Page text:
LONDON, Feb 27 (Reuters) - Britain’s farming and environment minister Michael Gove on Tuesday launched a consultation which could lead to the phasing out of direct payments to English farmers with funds redirected to a new scheme paying “public money for public goods”.
Farmers currently receive income support through the Basic Payment Scheme (BPS) which is based on the amount of land a farmer owns, not how much they produce.
The consultation is seeking views on how to gradually phase out the payments, starting with the largest landowners. The range of public goods that could qualify for funding include high animal welfare standards, wildlife protection, public access and new technologies.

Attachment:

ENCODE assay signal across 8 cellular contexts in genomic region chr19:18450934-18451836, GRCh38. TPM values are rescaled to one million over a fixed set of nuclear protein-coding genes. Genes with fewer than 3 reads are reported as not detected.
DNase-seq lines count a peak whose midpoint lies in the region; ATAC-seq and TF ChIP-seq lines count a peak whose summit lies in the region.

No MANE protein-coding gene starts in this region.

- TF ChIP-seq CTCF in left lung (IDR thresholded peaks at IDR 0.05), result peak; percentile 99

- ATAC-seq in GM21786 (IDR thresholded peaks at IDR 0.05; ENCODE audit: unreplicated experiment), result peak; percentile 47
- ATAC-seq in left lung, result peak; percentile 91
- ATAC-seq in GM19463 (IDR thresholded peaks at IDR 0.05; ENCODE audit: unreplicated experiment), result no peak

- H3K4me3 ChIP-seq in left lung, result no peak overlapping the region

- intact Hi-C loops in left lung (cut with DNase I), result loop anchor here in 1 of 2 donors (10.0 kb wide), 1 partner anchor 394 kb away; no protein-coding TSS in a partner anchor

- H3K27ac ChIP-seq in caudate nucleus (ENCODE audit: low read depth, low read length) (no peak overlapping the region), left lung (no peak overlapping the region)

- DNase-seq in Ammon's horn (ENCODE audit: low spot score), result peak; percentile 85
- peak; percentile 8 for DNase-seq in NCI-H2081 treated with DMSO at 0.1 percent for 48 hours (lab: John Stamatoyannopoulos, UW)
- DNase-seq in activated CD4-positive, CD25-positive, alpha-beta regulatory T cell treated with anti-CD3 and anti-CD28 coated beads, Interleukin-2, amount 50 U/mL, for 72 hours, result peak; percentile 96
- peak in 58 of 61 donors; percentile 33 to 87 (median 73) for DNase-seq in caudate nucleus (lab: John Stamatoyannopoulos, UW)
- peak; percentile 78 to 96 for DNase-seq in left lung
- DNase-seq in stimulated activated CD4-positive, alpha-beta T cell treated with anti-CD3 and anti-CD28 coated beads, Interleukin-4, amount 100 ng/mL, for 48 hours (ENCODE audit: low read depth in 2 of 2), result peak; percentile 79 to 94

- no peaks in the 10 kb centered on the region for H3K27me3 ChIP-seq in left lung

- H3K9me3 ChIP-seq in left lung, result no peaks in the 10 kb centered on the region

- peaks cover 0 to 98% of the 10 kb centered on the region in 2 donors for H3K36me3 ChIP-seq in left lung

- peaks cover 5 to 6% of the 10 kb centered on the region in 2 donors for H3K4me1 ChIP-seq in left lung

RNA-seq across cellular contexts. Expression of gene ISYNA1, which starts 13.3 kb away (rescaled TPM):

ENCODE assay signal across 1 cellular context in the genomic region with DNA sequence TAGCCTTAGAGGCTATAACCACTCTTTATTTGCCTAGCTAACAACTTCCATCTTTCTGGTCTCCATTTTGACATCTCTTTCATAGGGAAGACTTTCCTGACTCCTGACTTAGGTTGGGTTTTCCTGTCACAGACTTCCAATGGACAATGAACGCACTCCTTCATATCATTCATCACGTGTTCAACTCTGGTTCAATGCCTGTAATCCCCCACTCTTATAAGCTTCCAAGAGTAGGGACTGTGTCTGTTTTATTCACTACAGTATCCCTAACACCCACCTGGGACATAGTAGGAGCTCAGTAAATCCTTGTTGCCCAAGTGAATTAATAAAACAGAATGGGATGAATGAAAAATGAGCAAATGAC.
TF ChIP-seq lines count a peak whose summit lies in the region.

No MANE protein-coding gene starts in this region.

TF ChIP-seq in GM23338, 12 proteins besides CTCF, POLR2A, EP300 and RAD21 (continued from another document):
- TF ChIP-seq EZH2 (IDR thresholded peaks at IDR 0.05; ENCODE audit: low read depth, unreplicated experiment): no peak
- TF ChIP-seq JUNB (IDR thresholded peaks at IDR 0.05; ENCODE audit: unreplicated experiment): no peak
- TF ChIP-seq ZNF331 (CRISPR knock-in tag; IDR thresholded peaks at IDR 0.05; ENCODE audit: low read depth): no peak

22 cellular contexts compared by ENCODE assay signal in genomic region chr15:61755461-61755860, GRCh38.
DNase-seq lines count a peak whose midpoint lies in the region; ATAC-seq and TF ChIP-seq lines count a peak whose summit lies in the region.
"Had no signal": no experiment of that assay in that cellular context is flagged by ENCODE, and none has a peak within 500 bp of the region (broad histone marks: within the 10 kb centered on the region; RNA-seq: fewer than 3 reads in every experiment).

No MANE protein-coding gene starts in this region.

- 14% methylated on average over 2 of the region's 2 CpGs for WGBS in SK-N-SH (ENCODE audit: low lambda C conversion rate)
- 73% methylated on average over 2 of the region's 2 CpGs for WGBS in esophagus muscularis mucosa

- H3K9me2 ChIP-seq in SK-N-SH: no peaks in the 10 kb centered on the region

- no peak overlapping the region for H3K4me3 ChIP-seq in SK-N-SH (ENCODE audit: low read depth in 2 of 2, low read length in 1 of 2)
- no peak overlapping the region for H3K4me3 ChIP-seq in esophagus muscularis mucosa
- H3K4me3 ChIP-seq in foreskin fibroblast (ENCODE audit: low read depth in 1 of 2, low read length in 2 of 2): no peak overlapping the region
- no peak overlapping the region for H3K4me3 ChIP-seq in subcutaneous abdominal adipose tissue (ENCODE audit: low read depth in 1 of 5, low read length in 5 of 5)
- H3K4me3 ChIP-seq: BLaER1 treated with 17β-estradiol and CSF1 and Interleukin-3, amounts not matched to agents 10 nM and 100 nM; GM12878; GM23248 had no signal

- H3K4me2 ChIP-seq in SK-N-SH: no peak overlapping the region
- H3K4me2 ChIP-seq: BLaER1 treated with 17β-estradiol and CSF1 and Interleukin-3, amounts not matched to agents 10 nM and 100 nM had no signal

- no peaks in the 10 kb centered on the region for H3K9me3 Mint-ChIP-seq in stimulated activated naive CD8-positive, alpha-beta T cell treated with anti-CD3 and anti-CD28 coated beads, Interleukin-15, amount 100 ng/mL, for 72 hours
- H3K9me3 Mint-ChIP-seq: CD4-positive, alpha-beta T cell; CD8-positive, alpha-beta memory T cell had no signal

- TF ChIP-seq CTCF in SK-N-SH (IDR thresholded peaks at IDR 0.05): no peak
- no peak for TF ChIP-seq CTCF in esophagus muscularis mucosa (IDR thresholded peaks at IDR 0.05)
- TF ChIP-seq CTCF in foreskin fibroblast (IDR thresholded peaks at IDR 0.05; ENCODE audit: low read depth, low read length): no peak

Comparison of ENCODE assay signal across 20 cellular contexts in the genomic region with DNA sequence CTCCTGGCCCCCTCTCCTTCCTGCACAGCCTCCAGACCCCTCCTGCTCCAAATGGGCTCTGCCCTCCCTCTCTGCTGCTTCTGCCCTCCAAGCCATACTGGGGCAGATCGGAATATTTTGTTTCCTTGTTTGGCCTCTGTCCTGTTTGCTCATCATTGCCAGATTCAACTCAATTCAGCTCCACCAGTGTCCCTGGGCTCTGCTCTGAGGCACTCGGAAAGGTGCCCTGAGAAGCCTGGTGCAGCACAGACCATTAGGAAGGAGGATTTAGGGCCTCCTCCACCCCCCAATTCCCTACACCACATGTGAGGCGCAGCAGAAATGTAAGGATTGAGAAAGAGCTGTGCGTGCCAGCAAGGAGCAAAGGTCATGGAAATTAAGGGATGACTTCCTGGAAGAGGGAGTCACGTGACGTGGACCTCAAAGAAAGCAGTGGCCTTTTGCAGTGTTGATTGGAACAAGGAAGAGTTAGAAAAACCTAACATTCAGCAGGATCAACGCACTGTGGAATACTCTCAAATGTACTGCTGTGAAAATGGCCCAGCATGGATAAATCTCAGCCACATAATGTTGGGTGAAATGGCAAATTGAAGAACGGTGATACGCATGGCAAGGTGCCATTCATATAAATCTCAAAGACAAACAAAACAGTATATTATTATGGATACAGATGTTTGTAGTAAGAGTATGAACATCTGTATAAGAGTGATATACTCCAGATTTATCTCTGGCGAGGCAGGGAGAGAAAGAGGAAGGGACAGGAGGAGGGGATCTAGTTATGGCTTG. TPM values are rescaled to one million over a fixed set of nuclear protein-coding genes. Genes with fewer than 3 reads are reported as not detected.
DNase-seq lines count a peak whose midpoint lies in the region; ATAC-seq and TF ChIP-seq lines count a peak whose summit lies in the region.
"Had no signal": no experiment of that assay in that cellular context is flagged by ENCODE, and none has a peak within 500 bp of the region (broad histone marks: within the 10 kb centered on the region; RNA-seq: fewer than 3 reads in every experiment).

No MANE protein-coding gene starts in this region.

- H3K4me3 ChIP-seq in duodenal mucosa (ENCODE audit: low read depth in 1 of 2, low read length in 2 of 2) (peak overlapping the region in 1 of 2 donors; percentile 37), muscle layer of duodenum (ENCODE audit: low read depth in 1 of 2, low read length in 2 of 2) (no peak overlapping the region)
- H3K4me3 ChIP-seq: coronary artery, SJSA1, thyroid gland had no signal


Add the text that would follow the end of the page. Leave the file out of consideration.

“As we leave the EU, we have a historic opportunity to deliver a farming policy which works for the whole industry,” Gove said in a statement.
“Today we are asking for the views of those who will be affected to make sure we get this right so any future schemes reflect the reality of life for fames and food producers.”
Britain’s government has committed to maintain the current level of farm spending to the end of this parliament in 2022. The distribution of those funds can, however, change.
The consultation paper only covers England. Agriculture in Scotland, Wales and Northern Ireland is the responsibility of the devolved administrations of those states.
Britain is due to leave the EU on March 29, 2019.
The consultation will run for 10 weeks, closing on May 8. (Reporting by Nigel Hunt, editing by David Evans)